Questions

Is creating a similar product in a competitive market thats only major point of distinction is a much lower cost to customers a good idea?

For example, apps like uber or ordering apps, saturated market, but what if you could deliver the service at a 30-40% lower cost (all other things being equal). Is this model a good idea or is it a race to the bottom?

4answers

It is always a good idea, but what you have to verify is that a product with a lower price will give the perception that it has a lower quality. If you want more advice, I am at your service.


Answered 3 months ago

Often in a growing market it is possible to go with a lower cost strategy for some time and piggy back on a leader.

Mostly, one has to differentiate as markets mature.

If one can offer lower cost than competitors sustainably, grow the business faster than market - execute very fast, then that itself is a differentiation. Else there may be a tradeoff between growth, market share, profitability, and cost, or even between staying or exiting - even at loss.

It also depends upon what you are looking for as a mission and that may determine your sweet spot. For example there are businesses that offer cheaper options, but cater to limited geographical market, and are happy to operate on a thinner margin and moderate volume. Or some offer more expensive options but offer better product or service, and are more profitable but lower on volume.

Normally lower cost as a strategy is very tough to sustain as a going concern. Many times others will catch up and offer cheaper. Some incumbents may decide to exit the market at this time.

In a mature markets, normally a key differentiator or unique positioning will be helpful. It can help sustainability of business and make it more profitable. If one aims big and for dominance of market, say like Uber, then this strategy is necessary.

Eventually the strategy will also depend upon your own capabilities, challenges, and the size of market you want to address. They can determine what path you may take, and it may be different for someone else.

Uber is not the only hailing app. There are many others that catered to different geographies that Uber had not reached yet. They may have been cheaper than Uber. Uber's competitive edge is scale and network today. Their product or idea is copy-able by anyone, and has been copied many times across the world. But not their scale, size, market share, and progress. Yet these companies have good valuations as they were ahead of Uber in a geography it had not reached yet. In fact in some geographies Uber exited at loss as it could not compete on local incumbent scale.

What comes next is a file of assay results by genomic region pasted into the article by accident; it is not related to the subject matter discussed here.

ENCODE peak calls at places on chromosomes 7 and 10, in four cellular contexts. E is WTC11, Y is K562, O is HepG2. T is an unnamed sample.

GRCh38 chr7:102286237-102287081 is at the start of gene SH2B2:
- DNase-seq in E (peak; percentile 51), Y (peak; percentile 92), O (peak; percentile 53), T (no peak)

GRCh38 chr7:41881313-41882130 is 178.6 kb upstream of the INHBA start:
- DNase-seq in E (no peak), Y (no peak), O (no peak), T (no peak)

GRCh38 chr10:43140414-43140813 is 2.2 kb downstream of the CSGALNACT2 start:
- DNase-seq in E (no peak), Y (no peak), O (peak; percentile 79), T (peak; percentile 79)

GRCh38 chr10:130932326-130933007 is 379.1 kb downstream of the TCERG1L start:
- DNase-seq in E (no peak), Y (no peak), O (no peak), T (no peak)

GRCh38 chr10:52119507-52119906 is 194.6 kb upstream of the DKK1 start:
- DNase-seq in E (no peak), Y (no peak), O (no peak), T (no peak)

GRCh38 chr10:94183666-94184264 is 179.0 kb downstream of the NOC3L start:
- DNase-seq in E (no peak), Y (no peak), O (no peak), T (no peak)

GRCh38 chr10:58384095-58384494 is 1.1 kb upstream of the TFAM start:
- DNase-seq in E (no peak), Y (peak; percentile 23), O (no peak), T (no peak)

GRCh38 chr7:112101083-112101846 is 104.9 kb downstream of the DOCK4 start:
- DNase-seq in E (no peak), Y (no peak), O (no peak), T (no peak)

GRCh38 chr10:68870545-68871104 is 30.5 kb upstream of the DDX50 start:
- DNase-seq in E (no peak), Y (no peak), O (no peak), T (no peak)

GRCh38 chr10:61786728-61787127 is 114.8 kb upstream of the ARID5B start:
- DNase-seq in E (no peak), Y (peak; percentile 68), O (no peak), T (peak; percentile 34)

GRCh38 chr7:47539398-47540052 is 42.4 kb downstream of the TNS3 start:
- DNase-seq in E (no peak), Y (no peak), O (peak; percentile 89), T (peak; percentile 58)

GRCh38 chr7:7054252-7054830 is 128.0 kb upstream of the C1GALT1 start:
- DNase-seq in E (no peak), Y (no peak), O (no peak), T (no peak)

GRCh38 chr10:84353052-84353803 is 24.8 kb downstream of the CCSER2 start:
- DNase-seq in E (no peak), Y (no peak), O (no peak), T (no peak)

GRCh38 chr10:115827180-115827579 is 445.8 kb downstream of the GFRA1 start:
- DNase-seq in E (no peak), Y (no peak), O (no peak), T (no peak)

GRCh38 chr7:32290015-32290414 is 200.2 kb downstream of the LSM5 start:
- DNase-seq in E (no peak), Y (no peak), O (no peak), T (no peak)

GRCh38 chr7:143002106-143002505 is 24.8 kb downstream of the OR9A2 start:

And then they have Lyft too to contend with in their market as well. Lyft has been known to be faster to get and cheaper at times. Yet both companies have good valuations, too.

Hope this helps. As you see this is a nuanced point if one thinks deeper. Ping me to sent up a call to discuss further to evolve an answer specific to your needs. Bye and all the best.


Answered 3 months ago

It is definitely a race to the bottom, you could look up a case study on a company called tiny owl in India, they raised millions of dollars to compete in this space and their lesser funded competitor at the time, Swiggy.

Now Indias 2nd largest food delivery platform, this case study provides multiple insights,

1. Cheaper doesn't mean better even though it's an identical service

2. Even within zomato and swiggy there are extremely loyal users to each app not because of price but because of their ease of ordering, to each their own

3. There is no way you can compete with them on price, even after being funded and having scale on their side they still aren't profitable, zomato is valued at $5.4 billion

If you do have any ideas for a business, happy to discuss


Answered 3 months ago

If your cost is very low, it can be a great idea. Look at Kogan.com that built a successful electronics retail company online, a highly competitive market, but the idea became extremely successful based on his core competitive advantage, i.e. low cost. Just depends on what sort of cost advantage you can provide!


Answered 2 months ago

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